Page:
Monday, October 6, 2014

Eating the Seed Corn of Society

Slate has an interesting article on fertility rates in America that becomes less interesting when the author, Sharon Lerner, offers policy prescriptions.  The discussion is over the fertility divide between professional and poor women.
Two new studies bring the contrasting reproductive profiles of rich and poor women into sharp relief. One, from the Guttmacher Institute, shows that the rates of unplanned pregnancies and births among poor women now dwarf the fertility rates of wealthier women, and finds that the gap between the two groups has widened significantly over the past five years. The other, by the Center for Work-Life Policy, documents rates of childlessness among corporate professional women that are higher than the childlessness rates of some European countries experiencing fertility crises.
In essence, childbirth in America is increasingly likely to occur to lower income (and unmarried) women.  While the article prescribes various remedies, the fact that feminist doctrine is more effectively inculcated in professional women is not mentioned.  Nor is the fact that poorest women experience an increase in disposable income when they have children.

Why are the facts of reproductive divergence problematic for our society?  From a purely biological perspective, women are the more fragile bearers of our species' genetic material.  Eggs are more perishable than sperm.  Gestation time necessarily limits the reproductive output of women.  This is why, historically, the survival of women was more highly valued than that of men during times of crisis.  (This also resonates with our gut instincts.)  We are selecting women to reproduce who typically have below average education and resources and fathers present to insure the future success of their offspring.  Further, professional women are waiting later in life to have children, which leads to its own set of problems.  Society would be better served if a social model other the failing one of feminism was in vogue that encouraged women to have babies at a younger age and delay entry into a profession until later in life.  One could argue that this limits the productivity of society, but what we are doing is essentially similar to a farmer in days of yore increasing his current income by selling his seed corn.  Unfortunately, the time horizon for our difficulties spans generations, not just years, so it is taking a while for the interlinked problems of falling marriage rates, lower male labor participation rates and childlessness among the upper classes to make themselves known.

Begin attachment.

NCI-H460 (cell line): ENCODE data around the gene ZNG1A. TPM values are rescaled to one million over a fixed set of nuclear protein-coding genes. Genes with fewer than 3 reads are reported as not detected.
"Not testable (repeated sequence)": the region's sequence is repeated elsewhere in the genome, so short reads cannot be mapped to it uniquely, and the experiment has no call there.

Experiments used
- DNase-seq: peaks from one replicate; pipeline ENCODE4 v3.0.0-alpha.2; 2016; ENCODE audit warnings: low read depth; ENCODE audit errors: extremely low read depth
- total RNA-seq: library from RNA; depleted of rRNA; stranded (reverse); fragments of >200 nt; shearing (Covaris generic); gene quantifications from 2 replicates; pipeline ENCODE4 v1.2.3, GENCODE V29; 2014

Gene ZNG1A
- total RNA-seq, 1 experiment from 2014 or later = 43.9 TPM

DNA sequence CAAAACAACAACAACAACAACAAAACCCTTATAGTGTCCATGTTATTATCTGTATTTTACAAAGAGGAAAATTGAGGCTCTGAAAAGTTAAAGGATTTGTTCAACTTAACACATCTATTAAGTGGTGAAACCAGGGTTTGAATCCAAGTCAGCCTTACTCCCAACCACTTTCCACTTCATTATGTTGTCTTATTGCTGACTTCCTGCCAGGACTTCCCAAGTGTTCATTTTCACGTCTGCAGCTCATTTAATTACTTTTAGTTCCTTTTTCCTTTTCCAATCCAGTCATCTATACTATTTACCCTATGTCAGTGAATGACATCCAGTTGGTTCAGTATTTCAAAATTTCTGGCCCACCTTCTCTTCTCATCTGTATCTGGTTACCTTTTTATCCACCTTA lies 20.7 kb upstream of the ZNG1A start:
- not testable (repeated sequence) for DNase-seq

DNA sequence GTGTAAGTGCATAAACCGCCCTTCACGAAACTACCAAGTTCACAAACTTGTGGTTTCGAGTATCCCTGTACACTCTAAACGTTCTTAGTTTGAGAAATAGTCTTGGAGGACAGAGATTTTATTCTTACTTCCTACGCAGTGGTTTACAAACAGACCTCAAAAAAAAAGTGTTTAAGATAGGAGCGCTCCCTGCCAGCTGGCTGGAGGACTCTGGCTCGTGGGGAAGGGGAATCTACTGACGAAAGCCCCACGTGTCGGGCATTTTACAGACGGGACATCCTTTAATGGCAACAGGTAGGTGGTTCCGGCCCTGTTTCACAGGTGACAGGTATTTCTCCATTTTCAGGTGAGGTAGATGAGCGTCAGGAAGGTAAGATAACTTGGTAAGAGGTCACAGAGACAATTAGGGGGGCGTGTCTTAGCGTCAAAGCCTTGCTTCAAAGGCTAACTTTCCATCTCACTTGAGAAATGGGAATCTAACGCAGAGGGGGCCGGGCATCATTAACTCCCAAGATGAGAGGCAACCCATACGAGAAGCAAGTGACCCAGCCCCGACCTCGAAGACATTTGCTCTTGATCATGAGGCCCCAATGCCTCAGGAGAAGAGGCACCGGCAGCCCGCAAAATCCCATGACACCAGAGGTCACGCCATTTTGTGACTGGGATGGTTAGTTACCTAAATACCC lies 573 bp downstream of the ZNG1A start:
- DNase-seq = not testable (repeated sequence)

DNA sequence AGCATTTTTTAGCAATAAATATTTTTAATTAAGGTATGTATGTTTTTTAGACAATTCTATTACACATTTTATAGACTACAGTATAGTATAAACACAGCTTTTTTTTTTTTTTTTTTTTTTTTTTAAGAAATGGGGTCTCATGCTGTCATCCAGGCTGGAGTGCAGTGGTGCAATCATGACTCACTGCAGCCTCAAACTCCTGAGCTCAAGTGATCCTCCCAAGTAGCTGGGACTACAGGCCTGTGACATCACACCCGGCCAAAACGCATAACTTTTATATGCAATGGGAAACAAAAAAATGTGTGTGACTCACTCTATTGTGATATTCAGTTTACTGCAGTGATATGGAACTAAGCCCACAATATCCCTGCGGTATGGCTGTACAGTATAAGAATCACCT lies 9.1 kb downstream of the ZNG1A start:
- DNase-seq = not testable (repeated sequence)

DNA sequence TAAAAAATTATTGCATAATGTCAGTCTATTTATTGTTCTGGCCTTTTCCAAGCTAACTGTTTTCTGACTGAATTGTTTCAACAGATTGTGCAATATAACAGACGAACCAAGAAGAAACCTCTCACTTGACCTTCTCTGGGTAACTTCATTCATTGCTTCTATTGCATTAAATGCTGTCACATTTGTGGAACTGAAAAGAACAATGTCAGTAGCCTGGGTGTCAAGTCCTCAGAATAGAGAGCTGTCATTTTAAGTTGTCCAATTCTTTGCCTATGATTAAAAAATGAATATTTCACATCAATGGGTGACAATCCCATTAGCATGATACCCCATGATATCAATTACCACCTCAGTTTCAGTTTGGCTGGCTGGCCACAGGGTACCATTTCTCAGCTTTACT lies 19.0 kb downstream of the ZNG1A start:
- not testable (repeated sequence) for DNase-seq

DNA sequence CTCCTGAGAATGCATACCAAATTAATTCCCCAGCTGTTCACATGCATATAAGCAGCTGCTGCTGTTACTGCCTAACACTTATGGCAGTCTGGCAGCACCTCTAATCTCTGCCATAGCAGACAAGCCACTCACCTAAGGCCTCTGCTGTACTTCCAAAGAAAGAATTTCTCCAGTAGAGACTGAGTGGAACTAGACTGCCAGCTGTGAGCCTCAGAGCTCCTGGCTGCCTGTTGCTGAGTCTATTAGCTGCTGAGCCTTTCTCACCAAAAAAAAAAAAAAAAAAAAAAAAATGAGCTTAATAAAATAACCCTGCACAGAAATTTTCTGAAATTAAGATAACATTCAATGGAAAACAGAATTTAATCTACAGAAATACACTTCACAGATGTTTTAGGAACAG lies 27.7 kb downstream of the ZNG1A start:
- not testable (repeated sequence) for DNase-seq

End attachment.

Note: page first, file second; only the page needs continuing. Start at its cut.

I know from personal knowledge that your federal government is spending tax dollars allegedly going to defense research to encourage women in their teens to prepare to enter careers in STEM (Science, Technology, Engineering and Math). I never participated in such outreach and actively avoided it.  I will continue to do so as long we keep sending the message that careers are preferable to motherhood for women.

To be clear, I am not calling for any government action, just some neutrality on the issue and an opportunity for us to change the culture.

Photo courtesy of the United States Army.